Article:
LUISA DOMIC. By George Dennison. Harper & Row. 178 pp. $14.95.

THIS ECCENTRIC first novel has the characteristics of a fable, a prayer and a commencement address. Narrated in a tone of incantatory solemnity by a poet who is both sensitive and sentimental, it takes as its subject nothing less than the struggle between good and evil. We are presented with a horrifying depiction of a contemporary purgatory and also with an evocative picture of an earthly paradise. The setting is a village in Maine during two golden Indian summer days in 1971, days that suggest Keats' season of mists and mellow fruitfulness. The narrator presides over a little Eden of blazing trees, ripe apples, frisking dogs and romping ponies. Since his studio is in the woods near the home he shares with a loving wife and three exuberant children, he enjoys both solitude and plenitude.

Sustained happiness, though, is not the stuff of serious fiction, and into the idyllic scene comes a character whose grief, brought about by loss, goes beyond despair. Luisa Domic is a soul in torment. Her family's only survivor of the purges that followed the overthrow in Chile of Salvador Allende, she is being driven to Canada by Marshall Berringer, a human-rights activist. It is during their stopover with the narrator's family and another visitor, a world-famous composer, that the central drama unfolds. In a series of domestic scenes that are followed by a documentary postscript, we are exposed both to decency and compassion and to unspeakable moral depravity.

One of George Dennison's earlier books, a 1979 collection of experimental stories called Sweepers and Oilers, features a playwright who is regularly hooted off the stage because his imagery is too crude, too dark. (Dennison is himself a playwright, and all his works deal in one way or another with theatrical illusion.) The unnamed narrator of Luisa Domic need fear no such reprisals since if he errs it is on the side of sweetness and light, his overripe language characterized by a sanctimonious tone that can be cloying. "There now occurred something," he says in his rapt style, "that told me much about my own existence, and that moved me to tears and brought a gasp to my throat." This high-minded man is capable of introducing, in a single paragraph, "hopefulness," "faith," "courage," "pride," "sacrifice," "compassion," "integrity," and "empathy," so that the words finally blur, losing their power. Moreover, he has an annoying tendency habitually to describe the faces of the other characters as "brightening," almost as if they were attached to rheostats.

The adults in the book talk with a ritualized thoughtfulness, and it is hard to believe they inhabit the same planet as the haranguers and interrupters of another recent political novel, William Gaddis' Carpenter's Gothic. When Berringer (as in Berrigan?) finally turns on his host with "a contemptuous sneer," a reader is likely to welcome the gesture, what with everyone brightening, smiling, and behaving generally like candidates for canonization. The three children, who never sulk and don't watch TV, also seem too good to be true, and yet, bright, funny, and spontaneous, they pretty much steal the show. Their father dotes on them, and they are indeed dotable, especially Jacob, 6 -- I would gladly have an entire novel about him. (Dennison's only nonfiction work, The Lives of Children, describes an experiment in humane education on the Lower East Side of Manhattan in the '60s, and here too his portraits of young people are memorable.)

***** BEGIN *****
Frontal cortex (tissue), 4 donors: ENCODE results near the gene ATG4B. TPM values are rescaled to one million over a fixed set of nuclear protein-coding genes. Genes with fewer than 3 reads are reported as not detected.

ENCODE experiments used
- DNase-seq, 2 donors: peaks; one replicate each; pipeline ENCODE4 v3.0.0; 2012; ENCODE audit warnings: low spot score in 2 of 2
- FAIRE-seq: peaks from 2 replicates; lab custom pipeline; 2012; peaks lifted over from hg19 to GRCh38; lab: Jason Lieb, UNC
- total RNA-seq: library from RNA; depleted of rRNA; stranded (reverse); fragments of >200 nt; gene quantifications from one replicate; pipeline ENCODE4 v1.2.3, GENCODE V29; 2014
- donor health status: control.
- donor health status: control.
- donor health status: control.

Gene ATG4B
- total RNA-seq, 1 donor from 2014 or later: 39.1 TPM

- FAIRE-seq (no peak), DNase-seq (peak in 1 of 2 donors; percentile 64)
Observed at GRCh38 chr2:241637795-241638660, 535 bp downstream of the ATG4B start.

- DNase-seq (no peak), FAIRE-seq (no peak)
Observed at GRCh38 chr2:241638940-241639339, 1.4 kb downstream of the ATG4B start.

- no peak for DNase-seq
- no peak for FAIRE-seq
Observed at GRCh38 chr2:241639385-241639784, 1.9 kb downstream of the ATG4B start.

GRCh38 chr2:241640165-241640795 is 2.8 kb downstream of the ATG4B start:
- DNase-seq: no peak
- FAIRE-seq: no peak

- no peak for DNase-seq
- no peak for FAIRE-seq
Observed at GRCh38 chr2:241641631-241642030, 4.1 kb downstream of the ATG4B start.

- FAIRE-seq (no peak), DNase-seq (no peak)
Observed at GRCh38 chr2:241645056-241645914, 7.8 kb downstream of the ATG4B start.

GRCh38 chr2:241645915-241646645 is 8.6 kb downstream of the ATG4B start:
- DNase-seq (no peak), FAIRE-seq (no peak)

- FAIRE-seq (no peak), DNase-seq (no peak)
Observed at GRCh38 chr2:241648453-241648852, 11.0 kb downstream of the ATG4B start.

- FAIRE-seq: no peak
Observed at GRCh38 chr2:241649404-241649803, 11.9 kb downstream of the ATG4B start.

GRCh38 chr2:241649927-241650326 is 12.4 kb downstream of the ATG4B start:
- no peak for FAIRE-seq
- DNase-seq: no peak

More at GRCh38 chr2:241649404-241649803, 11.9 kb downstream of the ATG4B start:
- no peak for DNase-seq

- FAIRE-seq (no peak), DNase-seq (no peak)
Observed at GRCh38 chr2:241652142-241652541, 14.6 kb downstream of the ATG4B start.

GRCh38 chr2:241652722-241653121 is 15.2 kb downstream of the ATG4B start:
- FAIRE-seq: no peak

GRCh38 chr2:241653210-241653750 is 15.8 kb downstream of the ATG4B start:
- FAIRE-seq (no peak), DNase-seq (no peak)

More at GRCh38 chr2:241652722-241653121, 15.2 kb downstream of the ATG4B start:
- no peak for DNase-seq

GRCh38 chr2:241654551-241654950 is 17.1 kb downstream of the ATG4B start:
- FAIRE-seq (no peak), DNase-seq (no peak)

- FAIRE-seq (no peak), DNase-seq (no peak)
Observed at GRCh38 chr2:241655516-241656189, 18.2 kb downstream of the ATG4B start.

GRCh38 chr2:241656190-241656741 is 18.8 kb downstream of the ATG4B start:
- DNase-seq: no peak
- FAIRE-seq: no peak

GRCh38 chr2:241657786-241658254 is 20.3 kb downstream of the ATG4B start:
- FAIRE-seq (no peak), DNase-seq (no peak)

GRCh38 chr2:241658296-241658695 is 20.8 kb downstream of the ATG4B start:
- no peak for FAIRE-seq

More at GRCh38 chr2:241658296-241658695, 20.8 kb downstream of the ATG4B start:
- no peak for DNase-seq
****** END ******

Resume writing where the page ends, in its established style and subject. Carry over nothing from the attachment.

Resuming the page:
THE NOVEL'S ostensible subjects are political repression and suffering, but Dennison quite clearly intends the book to be, as well, a paean to family life and, I suspect, a father's tribute to his own three children. He also wants to communicate his strong sense of rural values, of traditions, attitudes, and qualities of workmanship that are slowly disappearing. Luisa Domic's most memorable passages, in fact, those in which the language sounds least artificial, are isolated vignettes of a way of life that the author, a self-exiled New Yorker, obviously knows intimately and, again obviously, cherishes.

These epiphanies, which read like pages from a journal, are more convincing than the unlikely discussions of the visiting composer's unlikely music, or even than the anonymous reports of atrocities in Chile. At its best, in fact, Luisa Domic is not a work of fiction so much as a collection of poems or, rather, of lyrical moments of which poems might be made. We are given, for example, eloquent descriptions of swallows swooping around a barn, Canadian geese soaring in formation overhead, a frightened horse that has been clawed by a bear. We meet a native who can tell at a glance what orchards various apples come from and another benign old fellow who knows every acre of the countryside, having delivered milk in the area for more than 60 years.

When a basket is brought into a room, we learn how it was made -- the old-fashioned way, of course:

"The Indian weaver, a neighbor, had found a suitable brown ash tree near the stream below the house, just beyond the millrace that once had fed a little shingle mill. He had come to the house with tools his father had owned before him. The oddly shaped tools were slight and seemed delicate, yet had lasted two lifetimes."

It seems to me that these and similar moments represent the true core of Luisa Domic. It is for them, not for the rhetoric surrounding the larger social issues, that I am glad to add this curious volume to my shelf.